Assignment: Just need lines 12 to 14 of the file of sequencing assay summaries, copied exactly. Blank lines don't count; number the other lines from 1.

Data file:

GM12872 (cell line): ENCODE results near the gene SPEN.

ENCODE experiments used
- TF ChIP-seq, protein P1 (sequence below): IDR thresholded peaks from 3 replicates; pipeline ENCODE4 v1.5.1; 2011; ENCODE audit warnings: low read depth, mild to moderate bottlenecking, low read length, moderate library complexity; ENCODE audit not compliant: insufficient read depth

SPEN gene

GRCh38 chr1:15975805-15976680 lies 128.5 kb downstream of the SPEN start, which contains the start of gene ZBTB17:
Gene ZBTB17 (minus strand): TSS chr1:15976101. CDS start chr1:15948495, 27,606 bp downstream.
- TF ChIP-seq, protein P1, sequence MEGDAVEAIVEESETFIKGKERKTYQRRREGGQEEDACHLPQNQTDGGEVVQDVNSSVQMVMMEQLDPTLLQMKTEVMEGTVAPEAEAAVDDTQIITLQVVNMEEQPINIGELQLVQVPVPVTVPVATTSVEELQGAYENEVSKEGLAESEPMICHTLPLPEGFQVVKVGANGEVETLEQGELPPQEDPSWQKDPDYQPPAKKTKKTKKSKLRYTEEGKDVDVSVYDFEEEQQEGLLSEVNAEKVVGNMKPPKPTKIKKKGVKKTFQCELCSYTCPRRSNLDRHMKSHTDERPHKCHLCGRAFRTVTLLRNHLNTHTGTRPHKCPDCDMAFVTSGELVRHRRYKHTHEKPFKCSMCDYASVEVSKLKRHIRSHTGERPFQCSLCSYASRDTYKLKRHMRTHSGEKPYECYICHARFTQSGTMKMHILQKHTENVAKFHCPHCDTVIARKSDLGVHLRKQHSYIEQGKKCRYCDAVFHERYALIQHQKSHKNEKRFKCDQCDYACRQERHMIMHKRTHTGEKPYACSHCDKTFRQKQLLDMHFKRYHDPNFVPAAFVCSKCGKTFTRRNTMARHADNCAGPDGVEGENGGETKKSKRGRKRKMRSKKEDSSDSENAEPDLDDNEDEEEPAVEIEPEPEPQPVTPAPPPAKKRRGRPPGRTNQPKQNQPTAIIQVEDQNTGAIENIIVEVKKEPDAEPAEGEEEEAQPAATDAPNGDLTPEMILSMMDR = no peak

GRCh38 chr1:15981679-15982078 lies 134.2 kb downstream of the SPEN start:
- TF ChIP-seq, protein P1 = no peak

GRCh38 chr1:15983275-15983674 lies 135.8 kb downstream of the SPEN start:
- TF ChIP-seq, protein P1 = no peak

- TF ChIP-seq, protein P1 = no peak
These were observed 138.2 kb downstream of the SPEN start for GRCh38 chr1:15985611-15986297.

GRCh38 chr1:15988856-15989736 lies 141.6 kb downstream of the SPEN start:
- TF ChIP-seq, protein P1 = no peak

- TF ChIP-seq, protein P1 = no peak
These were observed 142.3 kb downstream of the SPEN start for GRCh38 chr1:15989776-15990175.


- TF ChIP-seq, protein P1 = no peak
These were observed 138.2 kb downstream of the SPEN start for GRCh38 chr1:15985611-15986297.

GRCh38 chr1:15988856-15989736 lies 141.6 kb downstream of the SPEN start: